Recently, during our church’s North American conference in St. Louis, I was having a really rough day. It was one of those days where everything is really overwhelming, and I was bombarded with triggers that entire day (which is, by the way, no one’s fault). I had been fighting (unsuccessfully) all day to fight off a flashback, and that Saturday evening, it all came crashing down. For those who don’t know, a flashback is “a sudden and disturbing vivid memory of an event in the past, typically as the result of psychological trauma” (thanks Google). I bolted into the lobby of our hotel at midnight terrified, looking for someone to pray with me, hold my hand, and tell me I was safe. Pretty much immediately, Naomi saw me, and I must have looked absolutely terrified because she came out of nowhere and said right off the bat, “Do you want to talk?” She took me to a quiet (ish) hallway where there weren’t very many people, but I honestly didn’t even care who saw me. I was so distressed I could barely think. Just being with her helped me feel so much safer. She prayed with me and brought me back to God. Her actions and being there for me are the reasons I was able to sleep that night.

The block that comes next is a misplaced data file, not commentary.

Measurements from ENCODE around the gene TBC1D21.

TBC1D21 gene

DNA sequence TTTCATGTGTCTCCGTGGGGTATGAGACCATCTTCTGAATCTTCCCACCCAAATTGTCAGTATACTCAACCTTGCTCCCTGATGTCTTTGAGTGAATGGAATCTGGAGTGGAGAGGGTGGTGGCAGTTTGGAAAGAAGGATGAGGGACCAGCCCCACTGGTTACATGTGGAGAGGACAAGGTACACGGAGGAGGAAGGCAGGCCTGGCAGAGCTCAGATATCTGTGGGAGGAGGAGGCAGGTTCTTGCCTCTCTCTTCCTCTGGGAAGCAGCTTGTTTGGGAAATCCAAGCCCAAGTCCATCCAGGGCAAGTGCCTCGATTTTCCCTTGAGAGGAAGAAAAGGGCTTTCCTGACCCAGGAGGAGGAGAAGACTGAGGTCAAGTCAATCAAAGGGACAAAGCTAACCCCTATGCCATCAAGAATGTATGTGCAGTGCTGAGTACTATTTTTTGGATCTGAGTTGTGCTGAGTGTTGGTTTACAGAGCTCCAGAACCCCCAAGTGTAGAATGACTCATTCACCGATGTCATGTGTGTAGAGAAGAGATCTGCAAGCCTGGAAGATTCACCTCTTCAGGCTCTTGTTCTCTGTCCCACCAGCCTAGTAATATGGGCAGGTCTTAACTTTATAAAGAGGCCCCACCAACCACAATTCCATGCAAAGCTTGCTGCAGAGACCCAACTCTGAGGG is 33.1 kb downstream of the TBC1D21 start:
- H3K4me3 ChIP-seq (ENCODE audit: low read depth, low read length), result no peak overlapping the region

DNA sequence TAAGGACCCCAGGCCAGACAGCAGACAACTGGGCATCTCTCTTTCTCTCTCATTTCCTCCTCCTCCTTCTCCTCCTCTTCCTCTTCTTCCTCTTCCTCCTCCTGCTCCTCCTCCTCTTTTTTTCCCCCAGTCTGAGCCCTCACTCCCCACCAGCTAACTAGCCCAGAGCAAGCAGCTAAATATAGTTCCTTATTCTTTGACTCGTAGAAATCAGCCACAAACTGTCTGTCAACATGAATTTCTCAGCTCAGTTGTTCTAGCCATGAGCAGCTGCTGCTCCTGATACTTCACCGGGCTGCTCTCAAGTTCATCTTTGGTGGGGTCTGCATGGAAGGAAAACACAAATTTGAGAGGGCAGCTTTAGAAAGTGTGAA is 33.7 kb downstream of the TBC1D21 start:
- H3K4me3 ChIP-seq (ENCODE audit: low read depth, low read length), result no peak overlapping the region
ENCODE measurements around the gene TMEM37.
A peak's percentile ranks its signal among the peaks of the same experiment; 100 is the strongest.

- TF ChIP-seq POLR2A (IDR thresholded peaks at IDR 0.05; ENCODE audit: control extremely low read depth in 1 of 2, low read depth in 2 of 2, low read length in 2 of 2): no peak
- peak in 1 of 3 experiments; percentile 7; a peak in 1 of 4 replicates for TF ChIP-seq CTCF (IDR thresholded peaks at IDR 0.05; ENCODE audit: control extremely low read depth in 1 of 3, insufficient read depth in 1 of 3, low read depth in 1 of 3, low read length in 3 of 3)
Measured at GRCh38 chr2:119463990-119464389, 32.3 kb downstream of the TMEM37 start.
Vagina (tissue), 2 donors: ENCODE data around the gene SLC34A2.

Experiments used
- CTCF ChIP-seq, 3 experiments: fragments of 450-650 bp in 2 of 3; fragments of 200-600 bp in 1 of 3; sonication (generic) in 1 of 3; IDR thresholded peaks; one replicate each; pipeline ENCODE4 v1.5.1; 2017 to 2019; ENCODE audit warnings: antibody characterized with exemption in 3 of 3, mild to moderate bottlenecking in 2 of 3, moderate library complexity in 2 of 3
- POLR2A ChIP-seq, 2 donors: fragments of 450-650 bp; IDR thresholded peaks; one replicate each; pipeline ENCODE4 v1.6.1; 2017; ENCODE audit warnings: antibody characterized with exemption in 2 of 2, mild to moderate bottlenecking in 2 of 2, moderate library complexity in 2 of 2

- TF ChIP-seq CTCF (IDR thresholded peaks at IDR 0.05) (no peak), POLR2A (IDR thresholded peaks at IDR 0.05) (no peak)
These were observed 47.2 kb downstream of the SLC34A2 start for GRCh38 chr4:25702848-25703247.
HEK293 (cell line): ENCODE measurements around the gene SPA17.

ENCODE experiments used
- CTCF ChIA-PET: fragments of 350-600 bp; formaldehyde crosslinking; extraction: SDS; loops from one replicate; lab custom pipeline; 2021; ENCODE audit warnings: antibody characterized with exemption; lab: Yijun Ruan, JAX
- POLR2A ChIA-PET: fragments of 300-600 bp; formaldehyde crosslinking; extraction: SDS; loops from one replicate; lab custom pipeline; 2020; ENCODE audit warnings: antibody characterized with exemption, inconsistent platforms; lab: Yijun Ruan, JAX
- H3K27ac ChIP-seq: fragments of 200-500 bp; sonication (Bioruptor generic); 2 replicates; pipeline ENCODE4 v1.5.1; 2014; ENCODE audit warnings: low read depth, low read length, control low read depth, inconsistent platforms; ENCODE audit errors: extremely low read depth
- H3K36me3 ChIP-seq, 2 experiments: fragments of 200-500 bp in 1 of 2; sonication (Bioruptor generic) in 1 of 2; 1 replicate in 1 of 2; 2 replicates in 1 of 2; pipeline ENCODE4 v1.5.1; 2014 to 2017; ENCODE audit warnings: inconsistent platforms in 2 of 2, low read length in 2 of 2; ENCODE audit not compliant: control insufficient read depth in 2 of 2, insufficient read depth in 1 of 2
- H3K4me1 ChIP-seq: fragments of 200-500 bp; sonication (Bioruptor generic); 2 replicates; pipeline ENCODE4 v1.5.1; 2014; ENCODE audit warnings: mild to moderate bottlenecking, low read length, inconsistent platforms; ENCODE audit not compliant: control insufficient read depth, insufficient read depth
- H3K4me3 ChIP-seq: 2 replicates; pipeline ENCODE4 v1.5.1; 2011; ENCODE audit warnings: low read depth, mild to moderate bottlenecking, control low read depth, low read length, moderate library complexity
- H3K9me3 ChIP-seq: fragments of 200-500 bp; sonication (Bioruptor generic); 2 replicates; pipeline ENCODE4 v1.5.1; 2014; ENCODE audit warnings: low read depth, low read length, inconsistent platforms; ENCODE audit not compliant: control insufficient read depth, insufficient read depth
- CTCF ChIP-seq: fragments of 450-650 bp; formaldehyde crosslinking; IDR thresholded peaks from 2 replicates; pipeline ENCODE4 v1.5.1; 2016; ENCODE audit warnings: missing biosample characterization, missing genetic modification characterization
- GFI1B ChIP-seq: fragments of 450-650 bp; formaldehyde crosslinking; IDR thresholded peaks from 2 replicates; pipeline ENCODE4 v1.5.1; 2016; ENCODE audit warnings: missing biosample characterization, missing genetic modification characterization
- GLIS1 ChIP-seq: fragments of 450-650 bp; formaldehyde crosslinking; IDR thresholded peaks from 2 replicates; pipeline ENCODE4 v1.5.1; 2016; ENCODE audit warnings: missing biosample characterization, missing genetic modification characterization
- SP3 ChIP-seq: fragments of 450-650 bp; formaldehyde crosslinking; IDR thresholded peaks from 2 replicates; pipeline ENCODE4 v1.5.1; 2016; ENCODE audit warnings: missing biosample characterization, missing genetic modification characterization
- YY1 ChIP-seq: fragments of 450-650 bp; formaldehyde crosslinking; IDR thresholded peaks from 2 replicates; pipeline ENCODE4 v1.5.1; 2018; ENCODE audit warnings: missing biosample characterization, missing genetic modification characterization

My Alaska Hope Youth Corp is another group that has really helped me work past my fears of getting hurt. I don’t know what it was about these people, but it was so easy to be vulnerable with them, specifically the guys. Somewhere alone the line in my development, I got this idea in my head that I can’t trust men (outside my dad). I don’t exactly know where it came from, but I thought that they wouldn’t understand, make fun of me, be judgmental, or just be weirded out by my experiences in life. All six of the guys on my youth corp proved me wrong. Very wrong. When I told them about my brother, past and present struggles, and my fears, they were respectful and empathetic. When I told them I couldn’t handle them popping out of nowhere and scaring me, they respected that and didn’t give me any pushback. Instead, they tried to understand. I credit them with the fact that I actually have close friends that are guys now.